Chevron Nigeria has set out plans to cut 25% of its staff in response to oil price weakness.
The local unit of the US super major was reported as setting out the move on October 2 by the local press. The number of jobs at risk is thought to be around 1,000.
Unions have warned of potential industrial action targeting Chevron Nigeria in response.
Chevron Nigeria’s manager of public affairs Esimaje Brikinn was reported as saying that the company was working to make the business “competitive and have an appropriately sized organisation with improved processes. This will increase efficiency and effectiveness, retain value, reduce cost, and generate more revenue for the Federal Government of Nigeria.”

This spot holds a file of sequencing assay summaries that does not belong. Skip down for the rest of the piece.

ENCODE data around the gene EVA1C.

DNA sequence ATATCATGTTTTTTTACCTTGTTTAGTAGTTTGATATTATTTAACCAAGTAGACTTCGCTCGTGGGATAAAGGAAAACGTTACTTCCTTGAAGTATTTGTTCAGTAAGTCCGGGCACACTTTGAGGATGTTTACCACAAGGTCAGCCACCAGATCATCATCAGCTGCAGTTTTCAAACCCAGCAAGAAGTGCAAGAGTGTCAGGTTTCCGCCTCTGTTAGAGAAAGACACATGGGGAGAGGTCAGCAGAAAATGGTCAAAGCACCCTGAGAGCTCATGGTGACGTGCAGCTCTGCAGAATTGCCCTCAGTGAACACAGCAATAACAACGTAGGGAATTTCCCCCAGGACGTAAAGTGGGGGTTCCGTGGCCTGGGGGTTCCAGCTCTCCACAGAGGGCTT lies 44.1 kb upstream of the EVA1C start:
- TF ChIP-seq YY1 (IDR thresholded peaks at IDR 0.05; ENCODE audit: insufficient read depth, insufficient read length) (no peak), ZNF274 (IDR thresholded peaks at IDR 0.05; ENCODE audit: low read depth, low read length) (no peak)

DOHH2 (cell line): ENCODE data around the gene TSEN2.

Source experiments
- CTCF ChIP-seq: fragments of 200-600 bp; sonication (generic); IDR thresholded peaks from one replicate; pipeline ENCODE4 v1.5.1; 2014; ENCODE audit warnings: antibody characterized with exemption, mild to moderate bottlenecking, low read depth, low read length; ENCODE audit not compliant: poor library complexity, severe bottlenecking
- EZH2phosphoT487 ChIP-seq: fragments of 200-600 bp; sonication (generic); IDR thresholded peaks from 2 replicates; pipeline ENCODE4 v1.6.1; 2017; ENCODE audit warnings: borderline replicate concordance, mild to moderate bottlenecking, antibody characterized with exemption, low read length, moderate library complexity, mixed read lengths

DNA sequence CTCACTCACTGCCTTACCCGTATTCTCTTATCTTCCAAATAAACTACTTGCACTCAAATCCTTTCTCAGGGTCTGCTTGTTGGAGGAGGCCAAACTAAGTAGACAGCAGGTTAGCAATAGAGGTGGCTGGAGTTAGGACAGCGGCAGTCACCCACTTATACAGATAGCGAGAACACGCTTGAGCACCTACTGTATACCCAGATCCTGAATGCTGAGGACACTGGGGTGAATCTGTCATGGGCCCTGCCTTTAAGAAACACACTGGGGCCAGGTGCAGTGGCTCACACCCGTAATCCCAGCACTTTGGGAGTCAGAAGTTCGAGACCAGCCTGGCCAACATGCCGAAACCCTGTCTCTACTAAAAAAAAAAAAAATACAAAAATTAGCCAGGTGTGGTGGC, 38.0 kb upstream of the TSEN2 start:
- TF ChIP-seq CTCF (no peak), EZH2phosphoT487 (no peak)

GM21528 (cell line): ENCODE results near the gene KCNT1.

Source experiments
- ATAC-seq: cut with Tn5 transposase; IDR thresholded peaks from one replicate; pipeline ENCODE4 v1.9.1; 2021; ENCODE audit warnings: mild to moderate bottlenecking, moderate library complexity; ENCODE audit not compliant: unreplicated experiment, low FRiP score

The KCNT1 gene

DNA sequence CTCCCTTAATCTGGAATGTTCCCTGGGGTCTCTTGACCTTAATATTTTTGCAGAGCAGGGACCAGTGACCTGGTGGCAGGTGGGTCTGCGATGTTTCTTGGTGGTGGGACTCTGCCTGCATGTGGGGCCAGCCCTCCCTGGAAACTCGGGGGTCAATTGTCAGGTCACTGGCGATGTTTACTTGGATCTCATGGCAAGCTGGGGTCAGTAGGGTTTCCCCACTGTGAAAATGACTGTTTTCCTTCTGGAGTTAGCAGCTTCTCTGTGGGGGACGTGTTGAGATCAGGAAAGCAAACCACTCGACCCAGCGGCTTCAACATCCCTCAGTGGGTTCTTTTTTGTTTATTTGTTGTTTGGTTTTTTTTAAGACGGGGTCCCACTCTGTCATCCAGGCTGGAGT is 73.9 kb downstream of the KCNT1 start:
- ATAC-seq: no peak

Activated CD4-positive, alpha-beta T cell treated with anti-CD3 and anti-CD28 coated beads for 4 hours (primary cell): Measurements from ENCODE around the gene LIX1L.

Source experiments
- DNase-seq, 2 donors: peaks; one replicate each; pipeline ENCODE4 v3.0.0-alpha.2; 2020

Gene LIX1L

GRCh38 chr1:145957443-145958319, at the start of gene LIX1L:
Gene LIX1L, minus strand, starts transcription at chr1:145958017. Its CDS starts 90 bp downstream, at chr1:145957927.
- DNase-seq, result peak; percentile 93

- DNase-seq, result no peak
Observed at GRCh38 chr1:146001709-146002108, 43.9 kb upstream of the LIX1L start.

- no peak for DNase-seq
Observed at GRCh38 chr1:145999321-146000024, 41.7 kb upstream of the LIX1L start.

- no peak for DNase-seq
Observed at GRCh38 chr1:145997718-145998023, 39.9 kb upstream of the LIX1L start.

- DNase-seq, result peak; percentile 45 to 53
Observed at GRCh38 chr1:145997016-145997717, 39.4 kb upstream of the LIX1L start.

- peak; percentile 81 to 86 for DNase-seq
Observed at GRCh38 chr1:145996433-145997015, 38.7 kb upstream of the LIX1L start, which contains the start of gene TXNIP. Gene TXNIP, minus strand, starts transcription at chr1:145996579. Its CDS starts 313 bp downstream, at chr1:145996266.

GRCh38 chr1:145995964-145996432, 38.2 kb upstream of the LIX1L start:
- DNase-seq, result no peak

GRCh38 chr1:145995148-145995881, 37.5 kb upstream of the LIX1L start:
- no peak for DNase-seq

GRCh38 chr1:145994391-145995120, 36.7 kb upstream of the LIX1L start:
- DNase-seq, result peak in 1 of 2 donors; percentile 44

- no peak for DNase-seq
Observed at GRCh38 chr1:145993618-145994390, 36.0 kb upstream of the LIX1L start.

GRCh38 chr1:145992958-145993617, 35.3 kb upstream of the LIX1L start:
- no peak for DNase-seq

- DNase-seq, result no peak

The company will hold consultations on how to carry out the retrenchment.
Some suggestions from local labour complained that Chevron Nigeria was planning to shift to US labour. The company has denied this.
Brikinn continued to say that Chevron Nigeria was working with its joint venture partners, Nigerian National Petroleum Corp. (NNPC) and the Department of Petroleum Resources (DPR).
“At [Chevron Nigeria], the welfare and safety of our workforce is one of our highest priorities. Making changes to the organisation is never easy for anyone that will be impacted, but it is necessary to improve our ability to remain competitive in Nigeria.”
The chairman of Chevron branch of labour union Pengassan Ete Oyegbanren said in a statement that 2,000 workers had been “constructively dismissed” and asked to reapply.
Pengassan has asked the Nigerian government to order Chevron Nigeria to comply with local laws and regulations in the industry.
Nupeng and Pengassan issued a statement asking the government to call the company to order. “Otherwise we can no longer guarantee industrial peace in the oil and gas sector.” Sacking workers, the unions said, was the “imperialist agenda”.